Speaking of issue salience however there's been the tragic murder of an Antwerp 20 something woman which has put the Belgian Justice system under pressure after it emerged the perpatrator was given a light sentence for rape and should have been re-arrested for breaking probation. Justice Minister Geens (CD&V) is the big loser from this, having previously seen as one of their key figures.

I noticed the environment stuff has been a huge issue in smaller countries like Finland and Belgium,  they seem to care more about it than voters in larger countries, where most people would not have that as the main thing they were voting on.

And that seems to be a huge thing, what's wrong with the Belgian justice system? How does this type of thing happen so often? That type of thing seems to happen alot. I mean the Marc Dutroux affair was one of the things that caused the downfall of the Christian Democrats in 1999 and spellt the end of the political careers of Justice ministers like Melchior Wathelet, and even 10-15 years later when I was living there Marc Dutroux was still a household name, even middle school kids who were babies when he was committing his crimes all knew who he was.
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Zinneke
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« Reply #331 on: May 14, 2019, 05:40:26 pm »
« Edited: May 14, 2019, 05:45:55 pm by coloniac »

Quote
I noticed the environment stuff has been a huge issue in smaller countries like Finland and Belgium,  they seem to care more about it than voters in larger countries, where most people would not have that as the main thing they were voting on.

I'm not acquainted enough with other political cultures to understand this. If I had to hypothesise I would say small countries, particularly those in the eurozone, by now know that the economic and foreign policy agenda will be dictated by other powers anyway, and thus grandiose debates on these subjects are somewhat put aside for other issues.

Quote
And that seems to be a huge thing, what's wrong with the Belgian justice system?

One could write an entire thesis on this, and I imagine many people have, but to sum up in some bullet points :

  • Belgium is a hard place to reform legislation because of the political system, and thus with new social norms, its still difficult for legislators to "catch up" in terms of what is regarded as more serious crimes now. With this case for example, which has brought up the issue of violence against women. Essentially Belgium has light rape charges because politicians cannot reach consensus without sirens on both sides sounding off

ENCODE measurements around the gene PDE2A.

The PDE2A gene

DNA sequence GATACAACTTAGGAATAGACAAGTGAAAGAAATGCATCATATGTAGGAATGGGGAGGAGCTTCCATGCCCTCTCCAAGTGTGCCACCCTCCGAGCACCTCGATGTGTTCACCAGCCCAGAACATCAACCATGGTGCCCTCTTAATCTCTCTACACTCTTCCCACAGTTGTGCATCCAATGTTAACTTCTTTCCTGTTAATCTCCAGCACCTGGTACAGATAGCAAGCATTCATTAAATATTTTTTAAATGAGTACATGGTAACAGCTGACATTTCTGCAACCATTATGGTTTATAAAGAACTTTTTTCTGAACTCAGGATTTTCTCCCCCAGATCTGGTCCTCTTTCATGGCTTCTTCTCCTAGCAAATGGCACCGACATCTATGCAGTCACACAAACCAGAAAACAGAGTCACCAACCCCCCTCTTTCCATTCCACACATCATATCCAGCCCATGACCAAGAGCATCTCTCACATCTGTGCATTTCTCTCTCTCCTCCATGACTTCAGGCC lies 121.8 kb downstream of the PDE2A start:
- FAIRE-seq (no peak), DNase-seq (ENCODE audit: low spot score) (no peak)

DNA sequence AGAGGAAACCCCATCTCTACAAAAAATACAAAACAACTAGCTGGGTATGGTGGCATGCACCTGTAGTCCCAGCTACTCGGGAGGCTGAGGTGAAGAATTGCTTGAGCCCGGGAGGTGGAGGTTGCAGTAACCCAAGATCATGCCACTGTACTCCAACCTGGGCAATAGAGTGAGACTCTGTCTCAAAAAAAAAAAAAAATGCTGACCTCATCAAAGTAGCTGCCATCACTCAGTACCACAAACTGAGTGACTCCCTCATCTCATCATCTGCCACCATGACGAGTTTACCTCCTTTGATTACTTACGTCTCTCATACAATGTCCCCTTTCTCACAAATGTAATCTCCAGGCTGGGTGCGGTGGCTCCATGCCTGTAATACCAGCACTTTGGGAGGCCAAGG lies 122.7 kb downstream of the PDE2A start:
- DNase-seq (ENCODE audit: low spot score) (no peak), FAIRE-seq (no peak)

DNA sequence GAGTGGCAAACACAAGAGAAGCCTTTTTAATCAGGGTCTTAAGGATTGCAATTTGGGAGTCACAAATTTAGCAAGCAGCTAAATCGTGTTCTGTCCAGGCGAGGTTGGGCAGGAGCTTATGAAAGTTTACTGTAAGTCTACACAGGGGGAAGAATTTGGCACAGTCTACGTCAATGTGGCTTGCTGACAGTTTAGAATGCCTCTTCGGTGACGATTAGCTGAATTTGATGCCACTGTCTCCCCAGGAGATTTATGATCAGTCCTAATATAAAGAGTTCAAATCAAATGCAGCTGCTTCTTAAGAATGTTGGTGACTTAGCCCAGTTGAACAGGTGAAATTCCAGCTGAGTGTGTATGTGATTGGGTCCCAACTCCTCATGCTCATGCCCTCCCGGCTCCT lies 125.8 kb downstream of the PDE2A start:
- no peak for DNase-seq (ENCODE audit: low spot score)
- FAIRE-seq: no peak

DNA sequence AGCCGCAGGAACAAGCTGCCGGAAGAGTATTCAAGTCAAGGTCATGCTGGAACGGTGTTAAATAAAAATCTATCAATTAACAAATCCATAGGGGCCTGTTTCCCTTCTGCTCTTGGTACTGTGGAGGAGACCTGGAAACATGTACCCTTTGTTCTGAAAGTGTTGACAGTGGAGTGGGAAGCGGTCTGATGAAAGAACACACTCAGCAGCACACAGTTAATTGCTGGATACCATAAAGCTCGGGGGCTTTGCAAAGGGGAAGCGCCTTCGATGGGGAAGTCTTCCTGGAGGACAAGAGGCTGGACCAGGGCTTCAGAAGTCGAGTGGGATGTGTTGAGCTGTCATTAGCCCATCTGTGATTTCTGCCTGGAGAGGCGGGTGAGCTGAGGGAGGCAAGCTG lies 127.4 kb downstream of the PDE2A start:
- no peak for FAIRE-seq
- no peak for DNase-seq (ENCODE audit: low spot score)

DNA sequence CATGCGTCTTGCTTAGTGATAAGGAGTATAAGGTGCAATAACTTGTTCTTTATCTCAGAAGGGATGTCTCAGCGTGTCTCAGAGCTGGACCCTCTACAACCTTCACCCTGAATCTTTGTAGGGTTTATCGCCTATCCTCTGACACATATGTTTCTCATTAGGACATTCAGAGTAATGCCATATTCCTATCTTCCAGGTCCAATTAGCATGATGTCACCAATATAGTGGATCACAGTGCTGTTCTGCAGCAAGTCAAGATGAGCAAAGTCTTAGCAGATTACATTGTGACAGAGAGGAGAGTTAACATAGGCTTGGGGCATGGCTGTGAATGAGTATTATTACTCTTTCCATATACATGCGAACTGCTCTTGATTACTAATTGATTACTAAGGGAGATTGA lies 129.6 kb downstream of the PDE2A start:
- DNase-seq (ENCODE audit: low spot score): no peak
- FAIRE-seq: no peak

• There is an overload in cases and in the prisons, which means the judges are persuaded to let people off for petty crimes if they can and everything is orientated towards hasty rehabiliation. Now the latter is scientifically proven to work compared to potential radicalisation, but some people want all criminals locked up indefinitely, which is a very popular measure populists like to pounce on. Clearly there is an issue with repeat offenders that needs examining though.
  • There is a highly provincialised Justice system, roughly around the lines of the electoral constituencies, and that means funding in justice "cironscriptions" is very selfishly protected by political actors, rather than funding going to the most places in need...namely Brussels. The Palais de Justice is a symbol of this...its where Brussels justice circonscription is based, and its of course most famous for having scaffolding from the 1980s...that when going to rust, the people decided to scaffold the scaffolding. This is because you can bet neither Flanders, not Wallonia (if the latter could) would bother to spend a penny on funding Brussels Justice system.  
  • Regardless of the last point, there is still a general underfunding of justice, nationwide...
  • ...and of course nobody who studies law, which is a degree worshipped to  in Belgium, wants to go into criminal law, they all want to make megabucks in divorce law, trade law, "my neighbour ran over my pet dog" law, become a notaire (fcuk notaires, fcuck them all, I'll be so glad when some robot puts all those twats out of a job), or worse a politician.

Quote
How does this type of thing happen so often? That type of thing seems to happen alot.

Do you mean sexual violence and rape? It doesn't happen as often as you think, its just that because of the above points its so mismanaged that it becomes a scandal.

Quote
I mean the Marc Dutroux affair was one of the things that caused the downfall of the Christian Democrats in 1999 and spellt the end of the political careers of Justice ministers like Melchior Wathelet, and even 10-15 years later when I was living there Marc Dutroux was still a household name, even middle school kids who were babies when he was committing his crimes all knew who he was.

The Dutroux case, apart for being horrific, sort of topped off a general fear and almost total lack of trust in Belgian's state establishment and institutions, including the political class, the 2 police forces at the time, the judges, the low level mafiosos who would openly boast in Brussels cafés about providing minors for sex to high powered people while molesting the international journalist asking them about it (yes this is a true story). I mean the public enemy number 1 of the country managed to escape, and had also been a serial offender before he turned out to be the monster.  Remember it started also right after the Brabant Killings and the overall climate meant a massive wave of conspiracy theories and overall anti-establishment sentiment. It culminated in the White March which, as good intentioned as it was, was essentially a way of people saying that they had had enough of some sort of Belgian state-cabal*, when maybe the message should have been that they had had enough of the dysfunctionality, and that could have been a political transformation.